George King in the New York Post reports that New York Yankees’ executives have convened in Tampa to put together a plan of action that will keep C.C. Sabathia in their team’s starting rotation. The large left handed starter has three days after the conclusion of the World Series to opt out of his current contract and leave $92 million over four years on the table as he searches for something bigger.
It’s a given that he’ll opt out, but there’s only slightly less certainty that he’ll stay in New York. So, what would it take for the Yankees take advantage of their short window of opportunity before Sabathia hits the open market?
The Yankees are believed to be OK with a five- or six-year deal for an obvious raise over his current $23 million a year. Yet seven or eight years is something they want to avoid because of age, workload, and Sabathia gaining weight across the second half of last season.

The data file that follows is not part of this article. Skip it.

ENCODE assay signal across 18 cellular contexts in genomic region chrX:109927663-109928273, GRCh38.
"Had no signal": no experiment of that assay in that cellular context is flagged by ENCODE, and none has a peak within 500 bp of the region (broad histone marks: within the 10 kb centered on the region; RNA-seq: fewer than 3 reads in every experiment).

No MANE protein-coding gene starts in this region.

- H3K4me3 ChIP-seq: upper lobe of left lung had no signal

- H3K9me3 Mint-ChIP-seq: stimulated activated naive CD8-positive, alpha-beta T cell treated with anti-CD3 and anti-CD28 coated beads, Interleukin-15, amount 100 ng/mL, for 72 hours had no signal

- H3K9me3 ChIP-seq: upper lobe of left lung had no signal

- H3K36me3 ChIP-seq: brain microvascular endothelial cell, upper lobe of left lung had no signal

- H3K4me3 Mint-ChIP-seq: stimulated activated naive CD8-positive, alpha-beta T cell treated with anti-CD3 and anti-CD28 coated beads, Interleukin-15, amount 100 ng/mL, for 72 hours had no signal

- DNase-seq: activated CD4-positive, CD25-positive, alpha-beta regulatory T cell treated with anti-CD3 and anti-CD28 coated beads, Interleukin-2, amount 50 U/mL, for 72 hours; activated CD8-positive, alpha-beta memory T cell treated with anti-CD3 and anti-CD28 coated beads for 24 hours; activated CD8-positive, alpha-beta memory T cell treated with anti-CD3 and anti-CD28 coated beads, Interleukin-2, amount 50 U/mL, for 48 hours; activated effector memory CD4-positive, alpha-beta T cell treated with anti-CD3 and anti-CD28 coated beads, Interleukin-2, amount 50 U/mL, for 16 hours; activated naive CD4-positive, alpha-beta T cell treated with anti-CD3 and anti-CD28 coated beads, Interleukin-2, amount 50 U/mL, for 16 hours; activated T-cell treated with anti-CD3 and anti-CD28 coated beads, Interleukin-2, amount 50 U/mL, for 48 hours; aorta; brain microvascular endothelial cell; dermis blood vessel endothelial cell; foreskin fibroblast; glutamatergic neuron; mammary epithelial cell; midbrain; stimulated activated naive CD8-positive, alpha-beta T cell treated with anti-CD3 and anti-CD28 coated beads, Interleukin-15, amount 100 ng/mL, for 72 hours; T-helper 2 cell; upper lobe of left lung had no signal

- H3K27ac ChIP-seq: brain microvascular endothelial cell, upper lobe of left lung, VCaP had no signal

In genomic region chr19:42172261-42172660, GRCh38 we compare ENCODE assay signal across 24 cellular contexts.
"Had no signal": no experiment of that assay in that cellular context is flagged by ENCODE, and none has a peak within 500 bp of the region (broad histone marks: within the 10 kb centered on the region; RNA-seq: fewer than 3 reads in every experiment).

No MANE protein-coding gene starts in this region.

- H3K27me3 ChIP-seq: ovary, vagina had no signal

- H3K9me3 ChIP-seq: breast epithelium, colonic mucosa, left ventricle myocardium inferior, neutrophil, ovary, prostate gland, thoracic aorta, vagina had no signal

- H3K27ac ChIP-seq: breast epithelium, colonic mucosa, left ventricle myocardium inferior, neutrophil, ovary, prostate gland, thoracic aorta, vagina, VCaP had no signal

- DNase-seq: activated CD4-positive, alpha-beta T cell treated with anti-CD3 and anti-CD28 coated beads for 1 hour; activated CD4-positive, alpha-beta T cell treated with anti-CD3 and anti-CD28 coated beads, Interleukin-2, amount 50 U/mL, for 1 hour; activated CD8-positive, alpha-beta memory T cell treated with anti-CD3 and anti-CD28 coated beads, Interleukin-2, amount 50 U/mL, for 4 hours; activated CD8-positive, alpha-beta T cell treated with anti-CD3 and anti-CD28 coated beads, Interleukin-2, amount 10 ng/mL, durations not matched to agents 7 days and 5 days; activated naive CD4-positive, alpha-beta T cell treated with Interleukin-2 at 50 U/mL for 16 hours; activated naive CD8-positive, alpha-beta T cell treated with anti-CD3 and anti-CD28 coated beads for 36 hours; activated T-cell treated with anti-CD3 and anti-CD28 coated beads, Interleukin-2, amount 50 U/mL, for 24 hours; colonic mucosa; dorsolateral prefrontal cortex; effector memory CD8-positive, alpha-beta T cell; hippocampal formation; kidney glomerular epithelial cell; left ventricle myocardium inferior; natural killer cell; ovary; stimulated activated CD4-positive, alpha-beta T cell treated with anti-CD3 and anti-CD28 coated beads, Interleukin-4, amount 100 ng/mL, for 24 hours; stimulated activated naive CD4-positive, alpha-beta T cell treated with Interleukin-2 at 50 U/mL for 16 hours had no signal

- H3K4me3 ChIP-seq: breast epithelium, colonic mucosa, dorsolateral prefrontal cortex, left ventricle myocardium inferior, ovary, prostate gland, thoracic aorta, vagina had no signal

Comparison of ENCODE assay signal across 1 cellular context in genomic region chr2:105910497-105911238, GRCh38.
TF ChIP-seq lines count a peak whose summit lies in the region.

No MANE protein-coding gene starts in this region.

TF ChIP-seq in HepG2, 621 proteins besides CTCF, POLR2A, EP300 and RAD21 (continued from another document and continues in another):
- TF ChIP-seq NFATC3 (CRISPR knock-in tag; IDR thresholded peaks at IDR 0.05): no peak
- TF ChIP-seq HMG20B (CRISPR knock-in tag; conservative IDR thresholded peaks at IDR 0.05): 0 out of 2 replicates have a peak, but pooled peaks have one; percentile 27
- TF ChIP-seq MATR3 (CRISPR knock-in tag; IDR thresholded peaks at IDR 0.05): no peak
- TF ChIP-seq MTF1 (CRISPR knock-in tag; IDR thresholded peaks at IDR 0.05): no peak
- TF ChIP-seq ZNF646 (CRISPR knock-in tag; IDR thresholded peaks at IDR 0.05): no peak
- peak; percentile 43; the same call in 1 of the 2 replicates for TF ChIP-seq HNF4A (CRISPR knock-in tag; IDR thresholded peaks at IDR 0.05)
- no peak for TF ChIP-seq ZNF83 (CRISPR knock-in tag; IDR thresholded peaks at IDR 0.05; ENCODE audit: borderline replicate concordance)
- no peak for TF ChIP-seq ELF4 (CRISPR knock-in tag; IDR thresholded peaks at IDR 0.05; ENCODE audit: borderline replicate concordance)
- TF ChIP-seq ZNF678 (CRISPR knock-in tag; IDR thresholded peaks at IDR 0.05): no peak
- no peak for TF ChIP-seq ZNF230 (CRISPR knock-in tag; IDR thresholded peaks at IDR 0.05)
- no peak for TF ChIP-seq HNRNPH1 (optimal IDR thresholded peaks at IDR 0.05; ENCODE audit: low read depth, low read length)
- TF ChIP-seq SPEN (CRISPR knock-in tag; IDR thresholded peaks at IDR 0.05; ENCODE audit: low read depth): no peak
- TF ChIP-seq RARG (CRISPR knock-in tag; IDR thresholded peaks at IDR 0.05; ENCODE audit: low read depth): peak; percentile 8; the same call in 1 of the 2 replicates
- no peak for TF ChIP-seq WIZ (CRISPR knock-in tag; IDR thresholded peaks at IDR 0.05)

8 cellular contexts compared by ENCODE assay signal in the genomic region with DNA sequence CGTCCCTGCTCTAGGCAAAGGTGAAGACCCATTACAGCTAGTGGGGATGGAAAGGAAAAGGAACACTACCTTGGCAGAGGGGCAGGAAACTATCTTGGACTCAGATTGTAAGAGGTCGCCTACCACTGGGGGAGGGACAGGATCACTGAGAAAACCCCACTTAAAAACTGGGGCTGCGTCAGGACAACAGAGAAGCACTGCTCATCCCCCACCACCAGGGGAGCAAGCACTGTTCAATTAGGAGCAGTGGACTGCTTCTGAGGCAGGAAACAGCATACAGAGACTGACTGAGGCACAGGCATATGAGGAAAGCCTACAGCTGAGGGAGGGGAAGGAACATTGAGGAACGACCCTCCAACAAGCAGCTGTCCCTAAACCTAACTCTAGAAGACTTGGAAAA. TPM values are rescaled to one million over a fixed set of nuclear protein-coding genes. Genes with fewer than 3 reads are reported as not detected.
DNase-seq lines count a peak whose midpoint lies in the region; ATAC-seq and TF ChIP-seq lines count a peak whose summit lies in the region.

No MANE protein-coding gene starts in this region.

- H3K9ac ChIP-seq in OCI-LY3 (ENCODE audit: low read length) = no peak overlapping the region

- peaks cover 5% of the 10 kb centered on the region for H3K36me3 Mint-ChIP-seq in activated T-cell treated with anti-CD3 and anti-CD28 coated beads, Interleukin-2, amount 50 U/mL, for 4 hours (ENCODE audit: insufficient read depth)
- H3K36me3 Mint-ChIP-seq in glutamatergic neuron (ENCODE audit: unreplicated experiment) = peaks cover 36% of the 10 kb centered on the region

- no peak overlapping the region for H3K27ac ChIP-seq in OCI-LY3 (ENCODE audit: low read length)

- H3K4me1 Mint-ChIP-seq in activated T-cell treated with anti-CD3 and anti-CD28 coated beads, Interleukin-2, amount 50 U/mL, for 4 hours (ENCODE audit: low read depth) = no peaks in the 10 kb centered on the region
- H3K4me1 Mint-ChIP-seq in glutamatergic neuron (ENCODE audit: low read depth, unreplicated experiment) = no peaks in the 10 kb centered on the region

Joe Pawlikowski of the indispensable Yankees blog River Avenue Blues delves a bit deeper into the speculation, suggesting that the Yankees will put together an offer that will make Sabathia the highest paid pitcher (annual value) in baseball.
Six years at $24 million per season totals $144 million, which exceeds the offer the Yankees made for Cliff Lee last offseason. That’s fair, given how much Sabathia has contributed to the Yankees in the last three years. They can even bump that up to $145 million, thereby exceeding Lee’s record $24 million annual salary. A five-year deal would certainly have to come in at around $125 million, and would include at least one option.
While both suggestions seem reasonable, we couldn’t bring you a report on the Yankees without at least a little bit of the unreasonable. This, from a commenter at RAB:
If Sabathia declines the deal and opts out anyway then I would rescind this offer and publicly announce that we are not going to re-sign him. That will drive down his price and he probably won’t get more than what we offered.
It appears as though someone has been taking courses at the Jim Bowden School Of General Managment.
Even with the Yankees completely shooting themselves in the foot and deciding to “drive down his price,” it’s difficult to imagine the baseball season beginning in 2012 with Sabathia not making more money in a single season than any pitcher ever has before.